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The Daily Wildcat

The Daily Wildcat

 

    “Think green, not greenhouse”

    For the past few months, I have been trying extremely hard to hold back my green politics. Let’s face it, a lot of people think environmentalists and then think tree-hugging lunatic activists who will push their theories on the danger of melting glaciers and the horrific damage technology is doing to the world on you, eventually convincing you to abandon civilization and live in the redwood tree next to theirs.

    Coming from very eco-conscious community of Marin County, where crocs are condemned as the shoe industry’s evil spawn and fur is only cool when it’s on an animal that’s still alive, I have run into my fair share of enviro-nutters. However, the bright side of living in an area that is so in tune with its environment is the knowledge and attention paid to our ever-changing world.

    So when I hear the endless flow of misgivings about global warming and climate change, it becomes increasingly apparent that what the general public thinks they know about our changing environment and what is actually true are on completely opposite ends of the spectrum. These misgivings are dreadful not only because they are wrong, but also because they influence us to make bad decisions for our future and for the future of generations to come. I urge you, for the sake of your environment, to take the next few minutes and learn the truth:

    Misconception #1: The greenhouse effect is dangerous.

    Asking around, I have found many people who don’t know the difference between global warming and the greenhouse effect, or for that matter the difference between global warming and climate change; having once said, “”Yeah, the greenhouse effect is totally killing the planet. . .”” I can empathize.

    The fact is, however, that they are not the same thing. The greenhouse effect is when gases such as methane, CFCs and CO2 warm the atmosphere by re-emitting heat the Earth gives off via terrestrial radiation. Global warming is the effect of increased greenhouse gas emissions, which raises the earth’s temperature. A world without a greenhouse effect would be so far below freezing that your blood would solidify. You want a world with a temperature warm enough to sustain life, so to some degree the greenhouse effect is a good thing.

    Misconception #2: Climate change is

    natural; we don’t have to worry about it.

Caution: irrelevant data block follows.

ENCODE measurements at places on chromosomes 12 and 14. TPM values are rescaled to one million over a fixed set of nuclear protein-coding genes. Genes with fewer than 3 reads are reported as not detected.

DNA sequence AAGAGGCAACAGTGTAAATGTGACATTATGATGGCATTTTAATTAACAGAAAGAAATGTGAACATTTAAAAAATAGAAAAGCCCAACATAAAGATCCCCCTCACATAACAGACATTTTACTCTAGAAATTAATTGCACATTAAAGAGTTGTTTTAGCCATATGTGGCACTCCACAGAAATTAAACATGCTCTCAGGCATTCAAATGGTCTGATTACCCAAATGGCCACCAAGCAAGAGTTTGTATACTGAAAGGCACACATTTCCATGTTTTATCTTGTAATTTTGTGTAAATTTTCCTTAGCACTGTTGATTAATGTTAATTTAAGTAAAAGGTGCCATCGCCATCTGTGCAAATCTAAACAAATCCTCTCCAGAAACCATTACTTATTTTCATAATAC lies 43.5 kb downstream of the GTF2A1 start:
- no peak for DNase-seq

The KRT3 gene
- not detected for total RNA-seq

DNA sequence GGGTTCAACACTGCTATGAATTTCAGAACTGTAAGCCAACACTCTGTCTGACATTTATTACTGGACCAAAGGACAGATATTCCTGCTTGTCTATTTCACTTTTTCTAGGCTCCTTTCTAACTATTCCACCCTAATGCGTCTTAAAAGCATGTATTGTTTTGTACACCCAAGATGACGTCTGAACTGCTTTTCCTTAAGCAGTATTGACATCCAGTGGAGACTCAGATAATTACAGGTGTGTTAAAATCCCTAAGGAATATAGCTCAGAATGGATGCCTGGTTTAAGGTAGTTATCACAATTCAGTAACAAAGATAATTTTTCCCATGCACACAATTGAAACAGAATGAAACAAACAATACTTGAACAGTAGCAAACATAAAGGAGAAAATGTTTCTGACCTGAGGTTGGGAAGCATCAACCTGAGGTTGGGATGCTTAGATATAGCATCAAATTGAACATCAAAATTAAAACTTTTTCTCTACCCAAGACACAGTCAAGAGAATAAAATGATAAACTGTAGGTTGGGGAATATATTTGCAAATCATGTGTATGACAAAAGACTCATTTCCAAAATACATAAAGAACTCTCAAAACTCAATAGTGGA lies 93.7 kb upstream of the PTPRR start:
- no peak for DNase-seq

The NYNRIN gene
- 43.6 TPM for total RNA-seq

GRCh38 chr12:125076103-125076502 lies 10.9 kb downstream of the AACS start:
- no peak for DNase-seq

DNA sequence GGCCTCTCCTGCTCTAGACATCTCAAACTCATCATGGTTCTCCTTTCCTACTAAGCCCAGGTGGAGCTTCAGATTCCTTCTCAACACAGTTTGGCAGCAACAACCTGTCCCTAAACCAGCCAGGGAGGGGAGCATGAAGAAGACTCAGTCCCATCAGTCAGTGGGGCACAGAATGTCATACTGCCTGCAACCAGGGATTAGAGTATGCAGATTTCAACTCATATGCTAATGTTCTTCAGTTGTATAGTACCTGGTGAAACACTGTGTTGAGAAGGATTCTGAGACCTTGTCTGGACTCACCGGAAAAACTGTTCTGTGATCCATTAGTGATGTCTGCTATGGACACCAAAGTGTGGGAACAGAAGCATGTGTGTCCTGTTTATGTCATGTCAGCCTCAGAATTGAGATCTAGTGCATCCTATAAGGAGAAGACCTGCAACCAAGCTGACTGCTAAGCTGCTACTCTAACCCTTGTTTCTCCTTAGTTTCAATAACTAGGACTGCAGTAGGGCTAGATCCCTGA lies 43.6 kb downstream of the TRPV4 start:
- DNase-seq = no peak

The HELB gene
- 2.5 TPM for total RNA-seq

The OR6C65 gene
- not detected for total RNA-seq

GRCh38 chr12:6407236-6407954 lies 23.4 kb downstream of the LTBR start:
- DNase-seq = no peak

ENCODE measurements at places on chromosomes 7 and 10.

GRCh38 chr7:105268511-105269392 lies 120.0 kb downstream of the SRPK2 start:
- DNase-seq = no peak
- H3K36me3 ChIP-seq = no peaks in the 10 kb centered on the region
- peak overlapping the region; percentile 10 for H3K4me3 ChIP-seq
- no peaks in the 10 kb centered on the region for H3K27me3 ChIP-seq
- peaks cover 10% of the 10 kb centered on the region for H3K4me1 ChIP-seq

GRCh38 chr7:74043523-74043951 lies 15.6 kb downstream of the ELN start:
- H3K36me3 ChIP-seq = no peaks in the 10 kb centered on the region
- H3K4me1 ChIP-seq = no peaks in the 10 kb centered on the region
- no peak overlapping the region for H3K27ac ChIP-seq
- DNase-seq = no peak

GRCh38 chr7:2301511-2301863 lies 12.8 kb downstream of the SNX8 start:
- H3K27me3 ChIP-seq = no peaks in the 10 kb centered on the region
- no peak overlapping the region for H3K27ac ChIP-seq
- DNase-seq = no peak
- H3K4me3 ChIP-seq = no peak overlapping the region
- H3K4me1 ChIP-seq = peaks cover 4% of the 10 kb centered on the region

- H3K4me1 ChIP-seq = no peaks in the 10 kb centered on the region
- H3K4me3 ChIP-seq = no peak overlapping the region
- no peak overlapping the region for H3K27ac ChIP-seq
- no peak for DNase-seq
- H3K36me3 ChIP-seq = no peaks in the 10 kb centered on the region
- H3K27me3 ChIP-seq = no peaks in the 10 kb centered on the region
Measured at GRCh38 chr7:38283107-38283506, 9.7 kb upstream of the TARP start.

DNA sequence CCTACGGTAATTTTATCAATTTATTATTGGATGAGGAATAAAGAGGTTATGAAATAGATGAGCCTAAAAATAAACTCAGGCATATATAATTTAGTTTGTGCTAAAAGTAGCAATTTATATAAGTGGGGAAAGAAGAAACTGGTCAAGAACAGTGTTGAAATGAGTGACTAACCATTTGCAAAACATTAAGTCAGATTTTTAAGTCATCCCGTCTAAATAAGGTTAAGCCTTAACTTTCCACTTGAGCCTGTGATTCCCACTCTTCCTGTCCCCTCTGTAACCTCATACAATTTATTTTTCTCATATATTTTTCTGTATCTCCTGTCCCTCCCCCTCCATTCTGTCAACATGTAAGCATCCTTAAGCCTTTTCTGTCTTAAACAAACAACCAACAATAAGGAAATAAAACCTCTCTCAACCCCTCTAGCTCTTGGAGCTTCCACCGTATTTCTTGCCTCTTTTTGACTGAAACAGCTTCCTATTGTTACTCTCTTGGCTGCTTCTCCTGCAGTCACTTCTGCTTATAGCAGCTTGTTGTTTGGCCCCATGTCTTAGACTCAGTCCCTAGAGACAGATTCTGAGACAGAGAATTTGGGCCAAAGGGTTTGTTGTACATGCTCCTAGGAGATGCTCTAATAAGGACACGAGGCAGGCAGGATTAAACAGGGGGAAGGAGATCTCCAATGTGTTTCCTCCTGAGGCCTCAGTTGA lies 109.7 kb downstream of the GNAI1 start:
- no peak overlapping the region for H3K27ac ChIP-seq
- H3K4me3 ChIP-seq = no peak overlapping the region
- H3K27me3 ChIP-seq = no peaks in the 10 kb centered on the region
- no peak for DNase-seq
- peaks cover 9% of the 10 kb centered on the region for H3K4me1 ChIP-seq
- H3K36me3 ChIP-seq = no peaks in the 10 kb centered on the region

Yes, climate change is a natural occurrence and has happened many times in the history of the Earth. But life on this earth is fragile, and most plants require the climate as is to survive. Global warming on a massive scale will increase droughts, create greater instability in the atmosphere and turn the crust of this planet into an oven.

    We’ve already seen the effects of minute changes in climate composition: heat stroke and related deaths caused by heat waves in Britain or the rapidly melting

    VatnajÇôkull Glacier in Iceland. No matter the cause, human or natural, climate change may be normal but our existence depends on it staying the way it is.

    Misconception #3: We have to become eco-friendly in order to save the planet.

    Let’s not kid ourselves; the planet does not need saving. No matter how much smog we emit from our factories, if the pollution we produce blocks out the sun, even if every single species on the ground withers and dies, the planet will still be here. It will be so full of toxic gases and atmospheric instability, however, that the Earth you see when you look out the window would be the most distant of ecological memories.

    Think of the image you see when you look at satellite pictures of Venus and contemplate for a minute if that is the earth of the future you want to imagine.

    Some may believe in the moral righteousness of sustaining the ecosystem for the greater good, but forget the politics. Self-preservation is nothing to be ashamed of, and the sooner the real motives for sustaining our current global climate are acknowledged, the sooner people will take an interest in our impact on the environment and try to clear up these misunderstandings.

    Hopefully the recognition of our stake in our ecosystem’s well-being will influence our community enough that we’ll all be proud to call ourselves green.

    – Jessica Fraser is a freshman majoring in journalism and political science. She can be reached at letters@wildcat.arizona.edu.

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